16. A complementarity model for the European natural gas market

    Energy Technology Data Exchange (ETDEWEB)

    Egging, Ruud [Department of Civil and Environmental Engineering, University of Maryland College Park, MD 20742 (United States); Gabriel, Steven A. [Department of Civil and Environmental Engineering, Applied Mathematics and Scientific Computation Program, University of Maryland College Park, MD 20742 (United States); Holz, Franziska [DIW Berlin, Mohrenstrasse 58, D-10117 Berlin (Germany); Zhuang, Jifang [Chevron USA, Houston, TX 77401 (United States)

    2008-07-15

    In this paper, we present a detailed and comprehensive complementarity model for computing market equilibrium values in the European natural gas system. Market players include producers and their marketing arms which we call ''traders'', pipeline and storage operators, marketers, LNG liquefiers, regasifiers, tankers, and three end-use consumption sectors. The economic behavior of producers, traders, pipeline and storage operators, liquefiers and regasifiers is modeled via optimization problems whose Karush-Kuhn-Tucker (KKT) optimality conditions in combination with market-clearing conditions form the complementarity system. The LNG tankers, marketers and consumption sectors are modeled implicitly via appropriate cost functions, aggregate demand curves, and ex post calculations, respectively. The model is run on several case studies that highlight its capabilities, including a simulation of a disruption of Russian supplies via Ukraine. (author)

  17. Modeling condensation with a noncondensable gas for mixed convection flow

    Science.gov (United States)

    Liao, Yehong

    2007-05-01

    This research theoretically developed a novel mixed convection model for condensation with a noncondensable gas. The model developed herein is comprised of three components: a convection regime map; a mixed convection correlation; and a generalized diffusion layer model. These components were developed in a way to be consistent with the three-level methodology in MELCOR. The overall mixed convection model was implemented into MELCOR and satisfactorily validated with data covering a wide variety of test conditions. In the development of the convection regime map, two analyses with approximations of the local similarity method were performed to solve the multi-component two-phase boundary layer equations. The first analysis studied effects of the bulk velocity on a basic natural convection condensation process and setup conditions to distinguish natural convection from mixed convection. It was found that the superimposed velocity increases condensation heat transfer by sweeping away the noncondensable gas accumulated at the condensation boundary. The second analysis studied effects of the buoyancy force on a basic forced convection condensation process and setup conditions to distinguish forced convection from mixed convection. It was found that the superimposed buoyancy force increases condensation heat transfer by thinning the liquid film thickness and creating a steeper noncondensable gas concentration profile near the condensation interface. In the development of the mixed convection correlation accounting for suction effects, numerical data were obtained from boundary layer analysis for the three convection regimes and used to fit a curve for the Nusselt number of the mixed convection regime as a function of the Nusselt numbers of the natural and forced convection regimes. In the development of the generalized diffusion layer model, the driving potential for mass transfer was expressed as the temperature difference between the bulk and the liquid-gas interface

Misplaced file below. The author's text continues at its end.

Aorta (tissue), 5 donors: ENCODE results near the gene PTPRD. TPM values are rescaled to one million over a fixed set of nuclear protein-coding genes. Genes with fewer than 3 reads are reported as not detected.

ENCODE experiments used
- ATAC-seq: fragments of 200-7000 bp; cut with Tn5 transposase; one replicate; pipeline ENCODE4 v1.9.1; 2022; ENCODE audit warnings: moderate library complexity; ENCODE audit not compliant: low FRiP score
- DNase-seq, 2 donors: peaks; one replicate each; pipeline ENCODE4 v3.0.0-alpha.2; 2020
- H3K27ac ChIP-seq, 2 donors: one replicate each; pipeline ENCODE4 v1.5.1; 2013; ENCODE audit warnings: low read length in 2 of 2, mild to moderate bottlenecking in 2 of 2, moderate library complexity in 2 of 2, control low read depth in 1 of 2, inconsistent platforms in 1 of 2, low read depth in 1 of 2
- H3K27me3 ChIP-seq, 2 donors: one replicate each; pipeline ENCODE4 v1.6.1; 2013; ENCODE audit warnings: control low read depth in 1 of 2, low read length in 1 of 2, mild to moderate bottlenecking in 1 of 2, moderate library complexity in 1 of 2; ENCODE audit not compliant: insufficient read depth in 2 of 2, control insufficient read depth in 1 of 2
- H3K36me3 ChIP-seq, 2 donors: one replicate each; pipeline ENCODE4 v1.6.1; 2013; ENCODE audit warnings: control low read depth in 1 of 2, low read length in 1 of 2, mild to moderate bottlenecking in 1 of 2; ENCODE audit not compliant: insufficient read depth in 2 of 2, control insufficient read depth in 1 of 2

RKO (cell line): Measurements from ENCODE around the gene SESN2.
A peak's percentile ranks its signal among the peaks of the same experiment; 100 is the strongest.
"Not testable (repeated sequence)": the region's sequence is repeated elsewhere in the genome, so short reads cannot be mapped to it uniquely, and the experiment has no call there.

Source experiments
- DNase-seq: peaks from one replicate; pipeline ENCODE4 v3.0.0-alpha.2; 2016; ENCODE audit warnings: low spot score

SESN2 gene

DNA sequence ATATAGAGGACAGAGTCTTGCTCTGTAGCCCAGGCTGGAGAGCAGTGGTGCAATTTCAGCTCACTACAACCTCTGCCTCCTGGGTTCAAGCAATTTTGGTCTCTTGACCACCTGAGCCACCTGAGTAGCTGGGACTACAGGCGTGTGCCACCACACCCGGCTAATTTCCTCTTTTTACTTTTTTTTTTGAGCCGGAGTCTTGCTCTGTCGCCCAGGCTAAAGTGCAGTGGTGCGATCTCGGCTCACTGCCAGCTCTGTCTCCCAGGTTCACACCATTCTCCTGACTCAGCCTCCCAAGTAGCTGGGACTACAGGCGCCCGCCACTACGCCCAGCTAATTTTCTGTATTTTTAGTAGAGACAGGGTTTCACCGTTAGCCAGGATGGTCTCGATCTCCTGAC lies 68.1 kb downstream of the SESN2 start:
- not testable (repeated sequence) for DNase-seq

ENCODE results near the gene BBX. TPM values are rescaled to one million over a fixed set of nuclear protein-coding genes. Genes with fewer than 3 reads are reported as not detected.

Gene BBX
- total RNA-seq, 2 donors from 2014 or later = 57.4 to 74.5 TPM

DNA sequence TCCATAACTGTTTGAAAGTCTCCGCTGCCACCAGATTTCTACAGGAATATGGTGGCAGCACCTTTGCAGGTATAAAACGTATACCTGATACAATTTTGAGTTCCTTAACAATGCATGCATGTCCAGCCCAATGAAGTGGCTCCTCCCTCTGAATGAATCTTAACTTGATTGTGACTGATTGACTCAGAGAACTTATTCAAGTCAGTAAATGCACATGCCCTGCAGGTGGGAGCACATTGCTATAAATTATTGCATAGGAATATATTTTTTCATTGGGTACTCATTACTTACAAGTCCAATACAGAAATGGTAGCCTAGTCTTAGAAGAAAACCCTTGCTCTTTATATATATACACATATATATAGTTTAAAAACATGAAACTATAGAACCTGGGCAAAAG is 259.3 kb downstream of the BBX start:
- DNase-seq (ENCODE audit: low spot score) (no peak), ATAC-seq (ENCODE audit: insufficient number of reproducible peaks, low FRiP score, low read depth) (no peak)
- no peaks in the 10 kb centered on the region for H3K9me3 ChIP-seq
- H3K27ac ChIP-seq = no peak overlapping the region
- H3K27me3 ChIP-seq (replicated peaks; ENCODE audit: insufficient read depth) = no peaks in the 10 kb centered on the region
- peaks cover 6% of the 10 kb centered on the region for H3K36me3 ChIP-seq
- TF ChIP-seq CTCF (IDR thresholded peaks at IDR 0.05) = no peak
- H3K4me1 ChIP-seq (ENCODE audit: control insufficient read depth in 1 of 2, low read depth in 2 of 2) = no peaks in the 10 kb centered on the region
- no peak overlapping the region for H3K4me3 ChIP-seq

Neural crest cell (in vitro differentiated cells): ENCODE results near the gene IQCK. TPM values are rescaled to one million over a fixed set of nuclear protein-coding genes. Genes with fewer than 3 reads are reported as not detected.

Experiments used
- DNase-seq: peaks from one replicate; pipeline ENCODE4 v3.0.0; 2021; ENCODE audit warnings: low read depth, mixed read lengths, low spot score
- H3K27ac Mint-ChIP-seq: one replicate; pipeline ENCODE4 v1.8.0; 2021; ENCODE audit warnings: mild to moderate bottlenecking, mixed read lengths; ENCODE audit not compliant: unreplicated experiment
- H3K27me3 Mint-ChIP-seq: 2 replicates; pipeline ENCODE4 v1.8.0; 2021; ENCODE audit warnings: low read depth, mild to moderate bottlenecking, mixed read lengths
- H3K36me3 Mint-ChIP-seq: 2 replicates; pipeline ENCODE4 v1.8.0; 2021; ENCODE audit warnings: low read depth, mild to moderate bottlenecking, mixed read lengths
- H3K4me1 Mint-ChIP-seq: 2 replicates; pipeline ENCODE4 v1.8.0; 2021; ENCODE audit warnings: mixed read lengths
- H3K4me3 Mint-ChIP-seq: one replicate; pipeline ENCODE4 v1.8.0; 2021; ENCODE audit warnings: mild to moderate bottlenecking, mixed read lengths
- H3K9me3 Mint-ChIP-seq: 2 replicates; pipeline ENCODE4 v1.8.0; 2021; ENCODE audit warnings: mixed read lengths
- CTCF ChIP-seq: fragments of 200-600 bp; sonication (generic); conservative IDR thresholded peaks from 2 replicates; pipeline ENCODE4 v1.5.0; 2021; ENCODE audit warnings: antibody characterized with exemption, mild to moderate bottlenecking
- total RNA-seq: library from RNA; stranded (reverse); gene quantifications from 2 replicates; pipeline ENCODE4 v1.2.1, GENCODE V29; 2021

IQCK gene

18. Excessive acquisition in hoarding.

    Science.gov (United States)

    Frost, Randy O; Tolin, David F; Steketee, Gail; Fitch, Kristin E; Selbo-Bruns, Alexandra

    2009-06-01